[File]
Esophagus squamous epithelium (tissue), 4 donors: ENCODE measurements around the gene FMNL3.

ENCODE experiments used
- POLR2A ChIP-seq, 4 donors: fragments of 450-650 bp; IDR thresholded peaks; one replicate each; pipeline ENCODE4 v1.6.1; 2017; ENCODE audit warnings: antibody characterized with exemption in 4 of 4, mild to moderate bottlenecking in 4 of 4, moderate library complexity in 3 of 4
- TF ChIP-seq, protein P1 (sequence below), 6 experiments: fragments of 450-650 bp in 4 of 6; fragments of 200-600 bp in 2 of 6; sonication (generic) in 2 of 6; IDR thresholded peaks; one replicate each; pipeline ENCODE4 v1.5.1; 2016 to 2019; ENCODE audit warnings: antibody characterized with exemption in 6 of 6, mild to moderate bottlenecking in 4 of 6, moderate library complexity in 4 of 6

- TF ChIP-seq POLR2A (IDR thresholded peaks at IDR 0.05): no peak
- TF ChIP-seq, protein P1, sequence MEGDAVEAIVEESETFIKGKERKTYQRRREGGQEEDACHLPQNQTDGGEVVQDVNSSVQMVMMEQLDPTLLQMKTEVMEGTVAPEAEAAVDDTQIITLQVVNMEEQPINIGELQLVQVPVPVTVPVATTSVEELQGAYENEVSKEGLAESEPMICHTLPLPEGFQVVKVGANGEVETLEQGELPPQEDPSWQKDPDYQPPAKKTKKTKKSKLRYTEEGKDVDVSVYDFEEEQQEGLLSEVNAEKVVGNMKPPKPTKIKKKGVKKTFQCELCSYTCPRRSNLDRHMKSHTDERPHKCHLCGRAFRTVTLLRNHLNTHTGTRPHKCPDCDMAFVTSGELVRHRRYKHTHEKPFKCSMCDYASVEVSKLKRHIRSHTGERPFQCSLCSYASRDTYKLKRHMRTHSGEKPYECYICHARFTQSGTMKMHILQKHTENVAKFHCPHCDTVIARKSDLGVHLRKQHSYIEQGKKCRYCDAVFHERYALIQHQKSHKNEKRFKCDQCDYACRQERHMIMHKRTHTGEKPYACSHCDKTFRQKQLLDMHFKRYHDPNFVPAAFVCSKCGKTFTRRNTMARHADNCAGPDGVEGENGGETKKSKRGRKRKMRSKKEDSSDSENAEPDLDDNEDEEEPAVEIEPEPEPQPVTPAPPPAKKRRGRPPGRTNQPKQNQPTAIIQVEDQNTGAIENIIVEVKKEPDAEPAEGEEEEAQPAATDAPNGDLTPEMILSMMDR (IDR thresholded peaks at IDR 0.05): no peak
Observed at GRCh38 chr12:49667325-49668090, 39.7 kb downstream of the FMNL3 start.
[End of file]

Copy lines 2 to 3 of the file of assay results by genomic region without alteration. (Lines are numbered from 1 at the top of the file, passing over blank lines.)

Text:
ENCODE experiments used
- POLR2A ChIP-seq, 4 donors: fragments of 450-650 bp; IDR thresholded peaks; one replicate each; pipeline ENCODE4 v1.6.1; 2017; ENCODE audit warnings: antibody characterized with exemption in 4 of 4, mild to moderate bottlenecking in 4 of 4, moderate library complexity in 3 of 4